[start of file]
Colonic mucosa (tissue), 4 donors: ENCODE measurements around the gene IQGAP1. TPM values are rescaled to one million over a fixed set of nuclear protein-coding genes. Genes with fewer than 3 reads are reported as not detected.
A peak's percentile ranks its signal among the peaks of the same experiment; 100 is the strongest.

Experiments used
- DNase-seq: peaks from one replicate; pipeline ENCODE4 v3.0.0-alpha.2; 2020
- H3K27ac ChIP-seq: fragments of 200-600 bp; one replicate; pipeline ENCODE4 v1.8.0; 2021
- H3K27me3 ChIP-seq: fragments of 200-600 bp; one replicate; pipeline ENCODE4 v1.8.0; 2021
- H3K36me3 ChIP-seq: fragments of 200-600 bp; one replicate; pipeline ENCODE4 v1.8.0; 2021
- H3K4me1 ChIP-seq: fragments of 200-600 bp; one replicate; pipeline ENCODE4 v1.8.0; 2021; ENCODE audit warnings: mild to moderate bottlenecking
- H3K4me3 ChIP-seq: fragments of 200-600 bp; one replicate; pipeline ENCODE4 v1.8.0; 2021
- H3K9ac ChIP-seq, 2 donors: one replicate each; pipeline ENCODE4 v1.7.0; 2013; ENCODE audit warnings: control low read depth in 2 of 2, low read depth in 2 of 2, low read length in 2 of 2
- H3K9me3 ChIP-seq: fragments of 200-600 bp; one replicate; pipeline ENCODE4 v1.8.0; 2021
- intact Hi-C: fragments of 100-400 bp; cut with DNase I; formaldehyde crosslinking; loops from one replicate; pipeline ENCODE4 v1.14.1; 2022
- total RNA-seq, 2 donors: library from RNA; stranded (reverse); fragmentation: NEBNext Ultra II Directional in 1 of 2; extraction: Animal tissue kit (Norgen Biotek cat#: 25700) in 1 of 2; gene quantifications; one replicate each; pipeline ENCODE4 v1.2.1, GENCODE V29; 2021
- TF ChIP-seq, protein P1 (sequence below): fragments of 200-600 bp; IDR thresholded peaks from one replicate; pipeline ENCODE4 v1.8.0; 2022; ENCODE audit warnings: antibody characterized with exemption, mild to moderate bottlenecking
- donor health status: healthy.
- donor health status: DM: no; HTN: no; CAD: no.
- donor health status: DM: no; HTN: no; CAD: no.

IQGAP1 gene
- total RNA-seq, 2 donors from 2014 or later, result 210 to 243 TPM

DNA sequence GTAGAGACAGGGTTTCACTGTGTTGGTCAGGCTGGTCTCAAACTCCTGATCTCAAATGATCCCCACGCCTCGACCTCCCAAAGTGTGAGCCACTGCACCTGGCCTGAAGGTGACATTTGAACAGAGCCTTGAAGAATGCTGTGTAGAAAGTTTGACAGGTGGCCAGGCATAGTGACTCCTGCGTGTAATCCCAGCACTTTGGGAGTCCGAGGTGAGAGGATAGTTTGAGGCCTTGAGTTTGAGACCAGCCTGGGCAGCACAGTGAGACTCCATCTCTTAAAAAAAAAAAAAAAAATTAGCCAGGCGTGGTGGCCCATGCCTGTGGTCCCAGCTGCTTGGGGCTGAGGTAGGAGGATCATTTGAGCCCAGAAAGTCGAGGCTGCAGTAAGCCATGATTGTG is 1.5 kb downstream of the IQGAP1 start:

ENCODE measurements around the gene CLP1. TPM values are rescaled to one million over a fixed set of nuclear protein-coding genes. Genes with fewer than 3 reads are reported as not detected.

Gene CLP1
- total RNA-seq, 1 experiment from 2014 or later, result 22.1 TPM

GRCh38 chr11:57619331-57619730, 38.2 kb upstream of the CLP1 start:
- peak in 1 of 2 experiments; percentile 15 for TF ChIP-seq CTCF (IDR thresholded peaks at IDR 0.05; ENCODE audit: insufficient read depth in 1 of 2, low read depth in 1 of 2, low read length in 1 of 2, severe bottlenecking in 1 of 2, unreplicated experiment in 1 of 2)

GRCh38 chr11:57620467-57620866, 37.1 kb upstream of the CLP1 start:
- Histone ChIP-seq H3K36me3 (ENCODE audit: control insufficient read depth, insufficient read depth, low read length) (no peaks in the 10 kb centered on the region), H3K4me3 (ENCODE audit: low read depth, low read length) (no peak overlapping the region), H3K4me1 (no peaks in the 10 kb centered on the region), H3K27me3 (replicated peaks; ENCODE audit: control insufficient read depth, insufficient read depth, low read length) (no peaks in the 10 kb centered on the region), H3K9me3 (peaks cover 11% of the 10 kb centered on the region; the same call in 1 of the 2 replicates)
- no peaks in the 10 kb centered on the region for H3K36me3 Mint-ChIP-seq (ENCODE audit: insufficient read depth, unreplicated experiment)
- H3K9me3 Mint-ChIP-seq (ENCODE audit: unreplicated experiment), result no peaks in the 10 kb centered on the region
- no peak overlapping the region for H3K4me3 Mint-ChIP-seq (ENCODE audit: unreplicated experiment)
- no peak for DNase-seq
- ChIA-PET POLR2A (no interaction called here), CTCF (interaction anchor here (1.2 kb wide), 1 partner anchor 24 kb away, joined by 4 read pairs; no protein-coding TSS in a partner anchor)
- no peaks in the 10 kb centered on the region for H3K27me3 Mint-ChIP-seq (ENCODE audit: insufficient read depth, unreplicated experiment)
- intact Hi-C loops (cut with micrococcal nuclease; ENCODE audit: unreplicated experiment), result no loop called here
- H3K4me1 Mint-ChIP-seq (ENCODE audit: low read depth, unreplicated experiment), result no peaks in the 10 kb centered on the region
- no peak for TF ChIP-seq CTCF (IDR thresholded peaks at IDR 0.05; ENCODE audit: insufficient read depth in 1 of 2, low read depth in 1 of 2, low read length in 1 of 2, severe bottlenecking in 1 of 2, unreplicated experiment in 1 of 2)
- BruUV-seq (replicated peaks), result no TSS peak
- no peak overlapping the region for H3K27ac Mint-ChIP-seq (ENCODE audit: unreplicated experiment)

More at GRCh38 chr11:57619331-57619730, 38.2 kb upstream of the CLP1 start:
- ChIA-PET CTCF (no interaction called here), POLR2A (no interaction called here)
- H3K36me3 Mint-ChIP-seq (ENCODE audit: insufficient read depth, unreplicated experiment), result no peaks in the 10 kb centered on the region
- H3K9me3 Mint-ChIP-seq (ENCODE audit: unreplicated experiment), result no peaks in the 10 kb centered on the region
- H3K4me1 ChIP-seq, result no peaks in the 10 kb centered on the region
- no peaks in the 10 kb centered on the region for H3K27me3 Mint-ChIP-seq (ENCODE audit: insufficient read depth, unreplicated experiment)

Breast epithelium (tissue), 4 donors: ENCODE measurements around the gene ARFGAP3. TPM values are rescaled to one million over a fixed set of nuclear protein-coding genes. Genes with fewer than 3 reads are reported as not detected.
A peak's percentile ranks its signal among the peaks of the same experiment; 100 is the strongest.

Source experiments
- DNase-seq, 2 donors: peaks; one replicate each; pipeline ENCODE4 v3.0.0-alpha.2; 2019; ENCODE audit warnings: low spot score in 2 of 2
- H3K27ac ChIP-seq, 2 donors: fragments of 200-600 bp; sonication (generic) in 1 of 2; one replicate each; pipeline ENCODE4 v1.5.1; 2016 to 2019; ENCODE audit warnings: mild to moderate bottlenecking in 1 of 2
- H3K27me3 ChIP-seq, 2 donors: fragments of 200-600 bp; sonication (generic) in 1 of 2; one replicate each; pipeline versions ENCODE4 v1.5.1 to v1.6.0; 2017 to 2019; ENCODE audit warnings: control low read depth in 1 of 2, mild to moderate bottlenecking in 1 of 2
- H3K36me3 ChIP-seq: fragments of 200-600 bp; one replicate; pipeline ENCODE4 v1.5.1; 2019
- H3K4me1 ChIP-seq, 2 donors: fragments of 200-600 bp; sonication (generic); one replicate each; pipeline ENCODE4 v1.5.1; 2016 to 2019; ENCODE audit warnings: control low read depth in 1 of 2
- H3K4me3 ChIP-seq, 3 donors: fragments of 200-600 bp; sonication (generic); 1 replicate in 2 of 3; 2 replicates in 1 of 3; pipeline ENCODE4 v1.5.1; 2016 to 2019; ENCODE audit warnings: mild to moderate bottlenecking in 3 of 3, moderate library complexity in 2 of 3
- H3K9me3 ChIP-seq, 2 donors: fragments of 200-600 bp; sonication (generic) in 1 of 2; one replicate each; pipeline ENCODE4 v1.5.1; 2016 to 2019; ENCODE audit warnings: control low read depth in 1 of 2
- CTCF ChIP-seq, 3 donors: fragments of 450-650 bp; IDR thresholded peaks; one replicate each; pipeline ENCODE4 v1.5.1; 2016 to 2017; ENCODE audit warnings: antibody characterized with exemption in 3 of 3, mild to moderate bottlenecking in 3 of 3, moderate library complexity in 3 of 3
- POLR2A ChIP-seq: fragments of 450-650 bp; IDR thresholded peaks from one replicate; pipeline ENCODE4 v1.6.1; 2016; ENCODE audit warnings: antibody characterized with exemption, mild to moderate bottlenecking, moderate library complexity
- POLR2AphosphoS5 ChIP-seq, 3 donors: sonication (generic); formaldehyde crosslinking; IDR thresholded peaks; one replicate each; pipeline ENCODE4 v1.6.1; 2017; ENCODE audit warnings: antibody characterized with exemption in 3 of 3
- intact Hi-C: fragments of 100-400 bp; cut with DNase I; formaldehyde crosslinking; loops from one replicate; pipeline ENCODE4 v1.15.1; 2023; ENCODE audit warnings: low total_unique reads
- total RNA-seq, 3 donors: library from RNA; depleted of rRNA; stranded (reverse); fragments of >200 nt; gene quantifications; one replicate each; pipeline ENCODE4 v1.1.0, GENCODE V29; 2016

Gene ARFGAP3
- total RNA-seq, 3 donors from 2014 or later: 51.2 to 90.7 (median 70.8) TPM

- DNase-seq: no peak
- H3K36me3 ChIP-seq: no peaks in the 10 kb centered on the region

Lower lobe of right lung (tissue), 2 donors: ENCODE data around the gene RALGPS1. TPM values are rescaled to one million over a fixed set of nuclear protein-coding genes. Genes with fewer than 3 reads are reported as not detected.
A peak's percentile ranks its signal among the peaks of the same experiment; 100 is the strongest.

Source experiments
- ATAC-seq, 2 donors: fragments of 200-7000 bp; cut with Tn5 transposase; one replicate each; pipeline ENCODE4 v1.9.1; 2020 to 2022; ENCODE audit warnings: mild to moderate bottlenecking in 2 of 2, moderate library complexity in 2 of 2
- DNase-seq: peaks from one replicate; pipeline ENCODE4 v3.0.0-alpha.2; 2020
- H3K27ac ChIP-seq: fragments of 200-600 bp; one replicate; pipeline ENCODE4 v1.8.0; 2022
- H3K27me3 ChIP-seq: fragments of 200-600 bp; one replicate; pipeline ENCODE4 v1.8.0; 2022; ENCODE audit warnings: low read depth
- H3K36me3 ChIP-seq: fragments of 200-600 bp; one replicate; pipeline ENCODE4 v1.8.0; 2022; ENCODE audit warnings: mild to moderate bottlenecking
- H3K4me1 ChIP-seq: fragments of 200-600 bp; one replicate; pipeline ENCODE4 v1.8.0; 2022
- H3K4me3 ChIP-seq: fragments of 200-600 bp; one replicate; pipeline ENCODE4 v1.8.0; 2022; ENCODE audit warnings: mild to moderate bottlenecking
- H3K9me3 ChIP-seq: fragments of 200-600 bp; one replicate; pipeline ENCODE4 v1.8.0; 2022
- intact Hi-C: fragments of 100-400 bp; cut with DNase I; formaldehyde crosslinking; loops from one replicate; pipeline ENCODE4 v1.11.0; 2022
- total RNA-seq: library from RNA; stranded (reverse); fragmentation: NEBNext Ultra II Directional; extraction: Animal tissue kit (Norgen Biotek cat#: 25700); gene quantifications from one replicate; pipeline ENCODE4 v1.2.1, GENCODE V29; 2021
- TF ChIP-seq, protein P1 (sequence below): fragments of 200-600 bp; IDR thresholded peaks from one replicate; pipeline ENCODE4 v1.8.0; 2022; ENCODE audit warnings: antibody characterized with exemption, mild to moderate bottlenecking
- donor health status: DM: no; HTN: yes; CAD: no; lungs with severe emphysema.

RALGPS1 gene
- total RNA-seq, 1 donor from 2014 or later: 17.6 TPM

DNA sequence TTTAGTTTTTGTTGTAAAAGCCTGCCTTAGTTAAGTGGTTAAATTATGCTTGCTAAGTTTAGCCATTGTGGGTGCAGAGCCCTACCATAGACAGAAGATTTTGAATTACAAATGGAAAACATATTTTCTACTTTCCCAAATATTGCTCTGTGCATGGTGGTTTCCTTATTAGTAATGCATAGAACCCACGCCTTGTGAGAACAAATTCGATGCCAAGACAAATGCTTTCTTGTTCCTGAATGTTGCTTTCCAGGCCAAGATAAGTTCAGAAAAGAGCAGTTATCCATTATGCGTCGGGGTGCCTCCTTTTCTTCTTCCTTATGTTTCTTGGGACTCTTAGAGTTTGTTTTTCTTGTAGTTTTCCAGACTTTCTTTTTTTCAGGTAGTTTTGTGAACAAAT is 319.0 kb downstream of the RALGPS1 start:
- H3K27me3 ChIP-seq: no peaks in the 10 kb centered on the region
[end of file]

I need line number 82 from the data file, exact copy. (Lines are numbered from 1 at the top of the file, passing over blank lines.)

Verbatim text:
- H3K27me3 ChIP-seq: no peaks in the 10 kb centered on the region